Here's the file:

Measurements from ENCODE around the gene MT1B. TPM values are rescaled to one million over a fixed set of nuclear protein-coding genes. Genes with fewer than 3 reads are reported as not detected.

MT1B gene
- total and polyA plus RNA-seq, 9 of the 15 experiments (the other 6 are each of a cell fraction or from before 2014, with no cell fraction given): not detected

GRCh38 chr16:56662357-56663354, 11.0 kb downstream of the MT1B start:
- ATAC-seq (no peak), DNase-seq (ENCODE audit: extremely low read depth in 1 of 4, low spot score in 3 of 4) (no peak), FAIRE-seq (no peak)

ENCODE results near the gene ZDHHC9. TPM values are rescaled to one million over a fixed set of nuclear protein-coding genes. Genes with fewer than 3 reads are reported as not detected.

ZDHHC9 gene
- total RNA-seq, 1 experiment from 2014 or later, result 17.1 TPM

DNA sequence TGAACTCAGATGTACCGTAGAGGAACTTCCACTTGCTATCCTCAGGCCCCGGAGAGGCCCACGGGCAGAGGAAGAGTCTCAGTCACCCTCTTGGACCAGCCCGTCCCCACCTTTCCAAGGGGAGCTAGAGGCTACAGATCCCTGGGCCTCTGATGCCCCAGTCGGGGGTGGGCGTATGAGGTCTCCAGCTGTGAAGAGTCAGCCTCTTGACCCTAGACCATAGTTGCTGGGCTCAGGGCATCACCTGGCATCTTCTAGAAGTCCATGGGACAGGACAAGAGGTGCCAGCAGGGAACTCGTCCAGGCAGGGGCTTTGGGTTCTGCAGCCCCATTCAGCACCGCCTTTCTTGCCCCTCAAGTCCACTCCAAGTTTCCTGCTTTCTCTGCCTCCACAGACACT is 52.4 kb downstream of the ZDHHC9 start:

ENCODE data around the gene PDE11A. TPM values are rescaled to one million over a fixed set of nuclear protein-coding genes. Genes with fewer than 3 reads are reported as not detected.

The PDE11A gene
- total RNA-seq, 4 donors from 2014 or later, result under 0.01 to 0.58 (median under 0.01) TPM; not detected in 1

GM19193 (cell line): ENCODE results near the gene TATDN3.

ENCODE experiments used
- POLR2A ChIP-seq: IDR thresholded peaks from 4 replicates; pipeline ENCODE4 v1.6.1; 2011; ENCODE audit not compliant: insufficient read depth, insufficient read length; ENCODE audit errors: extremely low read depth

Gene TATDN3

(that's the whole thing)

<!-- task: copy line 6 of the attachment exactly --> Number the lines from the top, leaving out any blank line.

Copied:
ENCODE results near the gene ZDHHC9. TPM values are rescaled to one million over a fixed set of nuclear protein-coding genes. Genes with fewer than 3 reads are reported as not detected.